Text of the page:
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Konferenzbeitrag

All pronouns are not acquired equally in Dutch: Elicitation of object and quantitative pronouns

MPG-Autoren
http://pubman.mpdl.mpg.de/cone/persons/resource/persons4510

Veenstra,  Alma
Individual Differences in Language Processing Department, MPI for Psycholinguistics, Max Planck Society;
International Max Planck Research School for Language Sciences, MPI for Psycholinguistics, Max Planck Society;
University of Groningen;

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Van_Hout_et_al_2011.pdf
(Verlagsversion), 512KB

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Zitation

Van Hout, A., Veenstra, A., & Berends, S. (2011). All pronouns are not acquired equally in Dutch: Elicitation of object and quantitative pronouns. In M. Pirvulescu, M. C. Cuervo, A. T. Pérez-Leroux, J. Steele, & N. Strik (Eds.), Selected proceedings of the 4th Conference on Generative Approaches to Language Acquisition North America (GALANA 2010) (pp. 106-121). Somerville, MA: Cascadilla Proceedings Project.


Zitierlink: http://hdl.handle.net/11858/00-001M-0000-000F-82AE-1
Zusammenfassung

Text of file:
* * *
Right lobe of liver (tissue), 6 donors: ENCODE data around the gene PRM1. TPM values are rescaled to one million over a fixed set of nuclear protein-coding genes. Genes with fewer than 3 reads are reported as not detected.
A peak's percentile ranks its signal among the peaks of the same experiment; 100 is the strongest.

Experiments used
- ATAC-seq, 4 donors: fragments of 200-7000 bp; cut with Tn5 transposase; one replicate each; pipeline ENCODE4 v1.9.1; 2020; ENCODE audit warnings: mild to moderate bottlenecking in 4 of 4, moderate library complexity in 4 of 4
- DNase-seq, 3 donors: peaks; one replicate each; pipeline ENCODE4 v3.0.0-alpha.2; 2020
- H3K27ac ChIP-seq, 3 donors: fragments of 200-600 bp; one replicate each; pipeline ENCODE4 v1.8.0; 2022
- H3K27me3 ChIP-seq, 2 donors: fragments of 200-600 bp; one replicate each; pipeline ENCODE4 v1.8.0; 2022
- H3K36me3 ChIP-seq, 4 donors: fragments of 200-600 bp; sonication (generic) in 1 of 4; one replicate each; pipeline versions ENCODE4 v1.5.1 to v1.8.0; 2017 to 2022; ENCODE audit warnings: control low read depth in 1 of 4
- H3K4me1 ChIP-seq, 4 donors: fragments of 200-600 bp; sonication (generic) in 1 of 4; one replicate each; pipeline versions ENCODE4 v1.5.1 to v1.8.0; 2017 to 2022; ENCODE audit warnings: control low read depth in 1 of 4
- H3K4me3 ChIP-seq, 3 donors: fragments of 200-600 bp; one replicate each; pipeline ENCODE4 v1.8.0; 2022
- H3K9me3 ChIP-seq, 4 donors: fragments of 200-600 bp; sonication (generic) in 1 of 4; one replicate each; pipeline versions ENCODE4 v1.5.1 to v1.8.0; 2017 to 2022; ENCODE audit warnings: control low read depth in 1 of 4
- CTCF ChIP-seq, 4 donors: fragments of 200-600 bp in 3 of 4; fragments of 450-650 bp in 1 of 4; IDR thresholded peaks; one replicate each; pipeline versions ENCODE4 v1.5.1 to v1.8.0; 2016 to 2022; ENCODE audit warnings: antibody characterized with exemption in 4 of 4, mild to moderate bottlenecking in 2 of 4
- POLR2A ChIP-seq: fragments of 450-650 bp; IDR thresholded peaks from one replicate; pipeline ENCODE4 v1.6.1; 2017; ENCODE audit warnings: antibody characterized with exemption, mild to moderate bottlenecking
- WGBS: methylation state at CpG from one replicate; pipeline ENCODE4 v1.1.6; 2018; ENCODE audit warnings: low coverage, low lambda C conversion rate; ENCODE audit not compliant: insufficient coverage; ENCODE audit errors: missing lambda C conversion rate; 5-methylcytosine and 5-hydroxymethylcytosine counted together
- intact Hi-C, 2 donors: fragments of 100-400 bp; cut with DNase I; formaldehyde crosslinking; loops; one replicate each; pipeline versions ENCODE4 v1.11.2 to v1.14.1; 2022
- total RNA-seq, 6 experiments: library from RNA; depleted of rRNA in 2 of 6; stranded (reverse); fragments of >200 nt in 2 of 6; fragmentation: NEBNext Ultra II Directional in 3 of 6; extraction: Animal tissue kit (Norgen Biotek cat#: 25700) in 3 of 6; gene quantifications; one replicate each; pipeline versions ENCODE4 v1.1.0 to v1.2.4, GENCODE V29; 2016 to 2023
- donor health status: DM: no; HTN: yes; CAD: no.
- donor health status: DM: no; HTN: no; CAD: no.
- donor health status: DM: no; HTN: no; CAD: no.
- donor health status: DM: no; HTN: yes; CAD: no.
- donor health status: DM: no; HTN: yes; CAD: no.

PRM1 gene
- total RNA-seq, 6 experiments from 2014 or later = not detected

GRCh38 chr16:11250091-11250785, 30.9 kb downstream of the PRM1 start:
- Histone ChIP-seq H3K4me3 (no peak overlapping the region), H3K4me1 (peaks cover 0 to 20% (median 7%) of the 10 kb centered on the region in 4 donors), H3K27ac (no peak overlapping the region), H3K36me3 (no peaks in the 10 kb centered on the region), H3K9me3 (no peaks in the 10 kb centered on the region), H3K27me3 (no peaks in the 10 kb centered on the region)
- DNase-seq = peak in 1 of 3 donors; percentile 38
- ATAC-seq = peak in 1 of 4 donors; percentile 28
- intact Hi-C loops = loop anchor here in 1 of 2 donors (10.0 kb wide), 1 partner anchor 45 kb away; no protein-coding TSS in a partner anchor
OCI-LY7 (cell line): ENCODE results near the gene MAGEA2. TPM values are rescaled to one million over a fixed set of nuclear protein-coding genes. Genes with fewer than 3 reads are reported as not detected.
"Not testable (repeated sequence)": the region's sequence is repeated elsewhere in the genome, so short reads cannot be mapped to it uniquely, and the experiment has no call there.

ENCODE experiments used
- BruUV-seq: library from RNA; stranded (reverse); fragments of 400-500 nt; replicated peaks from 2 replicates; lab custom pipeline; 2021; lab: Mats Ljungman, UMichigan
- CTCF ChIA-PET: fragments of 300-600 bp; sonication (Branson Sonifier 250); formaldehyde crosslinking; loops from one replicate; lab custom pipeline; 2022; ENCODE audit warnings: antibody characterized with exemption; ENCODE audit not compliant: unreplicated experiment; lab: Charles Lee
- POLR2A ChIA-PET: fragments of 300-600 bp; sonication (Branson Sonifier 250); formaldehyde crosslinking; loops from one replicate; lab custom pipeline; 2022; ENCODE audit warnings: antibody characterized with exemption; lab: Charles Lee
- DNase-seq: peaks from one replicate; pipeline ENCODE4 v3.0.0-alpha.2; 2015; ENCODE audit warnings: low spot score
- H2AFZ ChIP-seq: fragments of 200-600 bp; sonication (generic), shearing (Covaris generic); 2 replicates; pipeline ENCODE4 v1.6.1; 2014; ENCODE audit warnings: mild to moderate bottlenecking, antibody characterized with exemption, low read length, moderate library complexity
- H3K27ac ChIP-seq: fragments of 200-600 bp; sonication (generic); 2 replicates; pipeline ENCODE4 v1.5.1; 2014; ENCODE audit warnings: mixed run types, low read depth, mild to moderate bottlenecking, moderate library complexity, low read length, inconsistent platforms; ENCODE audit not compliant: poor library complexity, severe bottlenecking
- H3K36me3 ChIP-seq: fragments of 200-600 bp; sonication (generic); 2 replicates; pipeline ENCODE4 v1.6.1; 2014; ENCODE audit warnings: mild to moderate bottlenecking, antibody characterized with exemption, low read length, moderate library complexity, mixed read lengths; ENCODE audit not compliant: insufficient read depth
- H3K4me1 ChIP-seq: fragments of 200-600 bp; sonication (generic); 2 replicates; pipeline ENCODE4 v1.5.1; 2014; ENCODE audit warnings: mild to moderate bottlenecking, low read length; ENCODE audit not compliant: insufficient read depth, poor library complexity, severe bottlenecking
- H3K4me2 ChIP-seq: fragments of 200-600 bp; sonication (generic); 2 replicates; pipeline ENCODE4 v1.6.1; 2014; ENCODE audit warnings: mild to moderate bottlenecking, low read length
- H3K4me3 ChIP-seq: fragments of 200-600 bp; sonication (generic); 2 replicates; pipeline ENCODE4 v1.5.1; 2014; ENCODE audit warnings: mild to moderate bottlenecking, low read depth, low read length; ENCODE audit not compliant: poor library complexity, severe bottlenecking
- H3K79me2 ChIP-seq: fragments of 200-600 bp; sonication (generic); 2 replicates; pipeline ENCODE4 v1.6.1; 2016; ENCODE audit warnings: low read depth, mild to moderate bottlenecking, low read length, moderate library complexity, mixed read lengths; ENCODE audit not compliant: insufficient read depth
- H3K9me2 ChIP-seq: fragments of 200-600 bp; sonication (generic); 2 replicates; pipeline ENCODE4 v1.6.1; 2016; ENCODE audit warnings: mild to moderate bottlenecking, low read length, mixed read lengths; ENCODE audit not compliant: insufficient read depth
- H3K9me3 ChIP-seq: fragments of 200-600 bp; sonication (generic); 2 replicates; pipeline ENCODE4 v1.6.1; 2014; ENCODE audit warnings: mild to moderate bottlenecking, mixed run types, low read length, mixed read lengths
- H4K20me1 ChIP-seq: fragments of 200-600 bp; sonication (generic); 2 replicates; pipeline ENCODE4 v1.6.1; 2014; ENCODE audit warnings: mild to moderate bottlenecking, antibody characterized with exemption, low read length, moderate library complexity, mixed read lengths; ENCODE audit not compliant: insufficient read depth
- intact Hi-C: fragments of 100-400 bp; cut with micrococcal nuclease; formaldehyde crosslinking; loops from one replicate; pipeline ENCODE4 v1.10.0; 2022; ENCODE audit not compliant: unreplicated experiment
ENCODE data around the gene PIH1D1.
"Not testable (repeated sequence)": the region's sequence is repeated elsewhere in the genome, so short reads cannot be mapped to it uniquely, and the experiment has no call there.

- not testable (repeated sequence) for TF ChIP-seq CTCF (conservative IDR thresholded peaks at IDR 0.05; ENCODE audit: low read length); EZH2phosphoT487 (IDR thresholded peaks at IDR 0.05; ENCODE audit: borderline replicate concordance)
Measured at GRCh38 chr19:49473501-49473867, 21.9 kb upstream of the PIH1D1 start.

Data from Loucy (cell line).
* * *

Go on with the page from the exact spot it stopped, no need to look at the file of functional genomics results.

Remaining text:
This research reports the results of eliciting pronouns in two syntactic environments: Object pronouns and quantitative er (Q-er). Thus another type of language is added to the literature on subject and object clitic acquisition in the Romance languages (Jakubowicz et al., 1998; Hamann et al., 1996). Quantitative er is a unique pronoun in the Germanic languages; it has the same distribution as partitive clitics in Romance. Q-er is an N'-anaphor and occurs obligatorily with headless noun phrases with a numeral or weak quantifier. Q-er is licensed only when the context offers an antecedent; it binds an empty position in the NP. Data from typically-developing children aged 5;0-6;0 show that object and Q-er pronouns are not acquired equally; it is proposed that this is due to their different syntax. The use of Q-er involves more sophisticated syntactic knowledge: Q-er occurs at the left edge of the VP and binds an empty position in the NP, whereas object pronouns are simply stand-ins for full NPs and occur in the same position. These Dutch data reveal that pronouns are not used as exclusively as object clitics are in the Romance languages (Varlakosta, in prep.).